Apple Picking

Watching my boys run and squint at the various eating opportunities before they select the perfect apple makes me smile just thinking about it. Going to a pick-your-own orchard with the smell of apples in the air, the swishing of fall grass at my feet, and the warm glass of cider with an apple cinnamon donut… who couldn’t love this!

We did it twice last fall, and with apple season just beginning again, I hope to do it at least twice again this year.  To help the first time picker though, these are a few of my first thoughts:

  • Take it on as an adventure, not as a path towards cheap fruit
  • Late blueberries and early apples occur at the same time (late Aug. to early Sept. in New England) so double up if you can
  • Arrive with an empty belly, as they weigh your bag but not you on your way out
  • Pricing is about the same as if you would buy them in a store, but I will always pay for experiences
  • Test a variety of different varieties on different trees, and even different sides of the trees before you settle on something you want to pick and take home
  • Pack snacks and maybe even a lunch — orchards are fun to explore, and just remember to pack everything you take in, out

I grew up on an orchard, which biases my perspective, but there really isn’t much to learn regarding fruit picking.  Twisting the apple by its stem and turn it up on the branch and it should nestle gently into your hand.  You are now educated, so let me walk you through what you expect.

  1. You will be corraled to a pay-stand of some kind, where you are asked to buy a bag/container. Different sized bags allow different numbers of people in for free, so a medium bag may allow 3 people, but a large bag may allow five. So, if you are a family of 4 buying a medium bag, they may charge you for an extra person…. probably better off buying a large bag.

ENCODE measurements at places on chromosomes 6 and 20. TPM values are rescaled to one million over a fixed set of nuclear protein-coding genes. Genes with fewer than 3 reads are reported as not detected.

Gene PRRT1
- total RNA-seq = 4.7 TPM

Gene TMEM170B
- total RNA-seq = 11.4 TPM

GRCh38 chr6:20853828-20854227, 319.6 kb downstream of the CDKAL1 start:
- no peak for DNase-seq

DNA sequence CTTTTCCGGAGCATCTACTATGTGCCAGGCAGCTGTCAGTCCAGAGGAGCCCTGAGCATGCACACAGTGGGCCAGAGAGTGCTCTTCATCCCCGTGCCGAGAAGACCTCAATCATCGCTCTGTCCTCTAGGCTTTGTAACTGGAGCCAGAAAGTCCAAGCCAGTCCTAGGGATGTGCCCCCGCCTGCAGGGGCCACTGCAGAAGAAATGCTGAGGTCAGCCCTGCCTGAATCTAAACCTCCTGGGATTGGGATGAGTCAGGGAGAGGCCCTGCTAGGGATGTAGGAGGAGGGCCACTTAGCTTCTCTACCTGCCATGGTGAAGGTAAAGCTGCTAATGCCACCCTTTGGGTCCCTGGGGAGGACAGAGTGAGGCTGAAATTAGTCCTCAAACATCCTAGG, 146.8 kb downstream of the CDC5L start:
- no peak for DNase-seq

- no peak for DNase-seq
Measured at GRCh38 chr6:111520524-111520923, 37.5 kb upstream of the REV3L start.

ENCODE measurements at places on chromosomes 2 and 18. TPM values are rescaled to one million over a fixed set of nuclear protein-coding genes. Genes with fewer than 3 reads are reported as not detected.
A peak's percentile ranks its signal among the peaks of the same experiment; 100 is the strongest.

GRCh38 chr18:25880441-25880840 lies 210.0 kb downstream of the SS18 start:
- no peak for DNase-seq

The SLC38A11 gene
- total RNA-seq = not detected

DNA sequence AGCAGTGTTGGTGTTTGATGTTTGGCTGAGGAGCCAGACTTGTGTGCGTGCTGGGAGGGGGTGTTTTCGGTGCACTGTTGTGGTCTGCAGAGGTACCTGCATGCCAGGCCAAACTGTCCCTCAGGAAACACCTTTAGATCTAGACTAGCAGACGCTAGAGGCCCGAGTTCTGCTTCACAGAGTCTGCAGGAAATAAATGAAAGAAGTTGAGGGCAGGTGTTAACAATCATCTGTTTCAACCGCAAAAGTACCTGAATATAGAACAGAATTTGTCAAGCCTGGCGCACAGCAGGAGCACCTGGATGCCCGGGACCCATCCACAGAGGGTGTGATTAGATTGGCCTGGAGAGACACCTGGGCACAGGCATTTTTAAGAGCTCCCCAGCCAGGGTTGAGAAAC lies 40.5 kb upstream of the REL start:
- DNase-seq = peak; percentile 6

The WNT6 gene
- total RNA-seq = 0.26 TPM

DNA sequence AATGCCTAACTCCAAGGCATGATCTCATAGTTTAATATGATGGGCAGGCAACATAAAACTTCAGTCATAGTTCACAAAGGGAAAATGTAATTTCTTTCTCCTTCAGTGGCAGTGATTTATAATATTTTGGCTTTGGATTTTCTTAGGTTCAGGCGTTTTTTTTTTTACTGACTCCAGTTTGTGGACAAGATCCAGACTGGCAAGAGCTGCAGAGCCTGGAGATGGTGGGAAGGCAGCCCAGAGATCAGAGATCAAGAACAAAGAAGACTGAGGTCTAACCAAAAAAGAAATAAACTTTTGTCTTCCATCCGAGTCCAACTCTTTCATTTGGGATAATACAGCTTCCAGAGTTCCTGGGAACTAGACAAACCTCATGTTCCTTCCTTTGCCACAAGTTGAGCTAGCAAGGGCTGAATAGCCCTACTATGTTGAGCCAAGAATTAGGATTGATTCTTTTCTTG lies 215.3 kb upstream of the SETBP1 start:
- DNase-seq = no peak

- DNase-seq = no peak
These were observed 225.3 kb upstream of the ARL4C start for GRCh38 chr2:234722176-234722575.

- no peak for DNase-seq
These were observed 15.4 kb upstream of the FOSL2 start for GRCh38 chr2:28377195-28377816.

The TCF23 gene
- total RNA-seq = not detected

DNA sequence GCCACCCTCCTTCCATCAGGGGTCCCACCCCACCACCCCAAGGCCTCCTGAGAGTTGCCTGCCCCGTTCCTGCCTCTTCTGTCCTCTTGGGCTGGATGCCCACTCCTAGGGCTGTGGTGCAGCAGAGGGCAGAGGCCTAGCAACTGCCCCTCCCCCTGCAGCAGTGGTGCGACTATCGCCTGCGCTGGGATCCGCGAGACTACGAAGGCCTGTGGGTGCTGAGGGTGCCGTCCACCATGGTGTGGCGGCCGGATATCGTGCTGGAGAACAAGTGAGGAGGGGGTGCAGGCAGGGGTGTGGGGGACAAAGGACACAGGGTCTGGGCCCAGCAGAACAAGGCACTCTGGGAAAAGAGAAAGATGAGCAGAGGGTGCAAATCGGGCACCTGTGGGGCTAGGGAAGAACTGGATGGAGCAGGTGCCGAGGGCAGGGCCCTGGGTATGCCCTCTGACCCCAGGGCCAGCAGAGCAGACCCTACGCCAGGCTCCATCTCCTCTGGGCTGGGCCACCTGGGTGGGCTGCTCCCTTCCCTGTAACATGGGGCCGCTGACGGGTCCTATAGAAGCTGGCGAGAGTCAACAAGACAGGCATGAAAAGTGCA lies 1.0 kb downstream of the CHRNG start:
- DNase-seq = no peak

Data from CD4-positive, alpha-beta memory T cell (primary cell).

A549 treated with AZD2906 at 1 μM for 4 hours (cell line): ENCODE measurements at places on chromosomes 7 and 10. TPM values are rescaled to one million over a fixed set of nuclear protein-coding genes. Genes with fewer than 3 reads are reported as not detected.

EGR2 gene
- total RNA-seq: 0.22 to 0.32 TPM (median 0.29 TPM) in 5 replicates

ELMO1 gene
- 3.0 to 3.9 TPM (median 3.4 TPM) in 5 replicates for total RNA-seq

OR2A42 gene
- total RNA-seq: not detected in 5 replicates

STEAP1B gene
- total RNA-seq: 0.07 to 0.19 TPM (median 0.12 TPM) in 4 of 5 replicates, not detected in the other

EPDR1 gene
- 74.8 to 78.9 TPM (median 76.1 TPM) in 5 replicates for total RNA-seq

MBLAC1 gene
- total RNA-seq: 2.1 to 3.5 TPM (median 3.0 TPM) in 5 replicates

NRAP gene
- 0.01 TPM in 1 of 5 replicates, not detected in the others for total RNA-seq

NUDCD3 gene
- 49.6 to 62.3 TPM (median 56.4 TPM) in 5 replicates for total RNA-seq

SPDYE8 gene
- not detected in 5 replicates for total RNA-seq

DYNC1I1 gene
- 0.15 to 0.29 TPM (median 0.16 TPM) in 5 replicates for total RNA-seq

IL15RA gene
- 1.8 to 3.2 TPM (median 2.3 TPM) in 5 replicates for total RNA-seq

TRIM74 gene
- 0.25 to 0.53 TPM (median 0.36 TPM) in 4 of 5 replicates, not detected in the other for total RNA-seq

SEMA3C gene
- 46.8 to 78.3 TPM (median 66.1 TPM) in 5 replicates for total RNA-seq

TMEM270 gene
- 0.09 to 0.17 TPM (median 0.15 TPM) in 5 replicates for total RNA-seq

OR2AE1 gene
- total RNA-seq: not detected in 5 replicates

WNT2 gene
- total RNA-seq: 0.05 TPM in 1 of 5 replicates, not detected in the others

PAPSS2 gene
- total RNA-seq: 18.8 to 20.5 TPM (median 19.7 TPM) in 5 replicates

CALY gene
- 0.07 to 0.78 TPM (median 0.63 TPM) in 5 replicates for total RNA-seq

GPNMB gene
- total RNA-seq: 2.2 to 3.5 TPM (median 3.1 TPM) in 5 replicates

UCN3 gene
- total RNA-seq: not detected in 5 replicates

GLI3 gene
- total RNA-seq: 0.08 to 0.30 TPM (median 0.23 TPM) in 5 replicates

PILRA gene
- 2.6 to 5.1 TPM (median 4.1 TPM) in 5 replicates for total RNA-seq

2. Different areas of the orchard have different varieties of apples, so follow the signs to one of the apple varieties you would like to try.
  3. Wander within the row. Put a large apple in one hand and a small apple in the other hand — which one tastes better to you? Do you like Honey Crisp or Macintosh — try them both.
  4. Mound your bag and carry it back out to the car. When you get there, look like a pro by putting these apples into a box or at least taking half the apples out and putting them into a separate box. A bag of apples will never stand up on its own, and whether it occurs when you are driving out of the parking lot or at the first turn, that bag will dump apples all over the floor of the car.
  5. Go check out the farm store, as this is usually where the hayrides start/stop, as well as where you will find those apple cinnamon donuts, coffee, fresh cider, etc.

Here is where we went most recently… an easy commute from Boston, and I plan to go back, but there are lots of options at your internet fingertips.  Hope you have fun!

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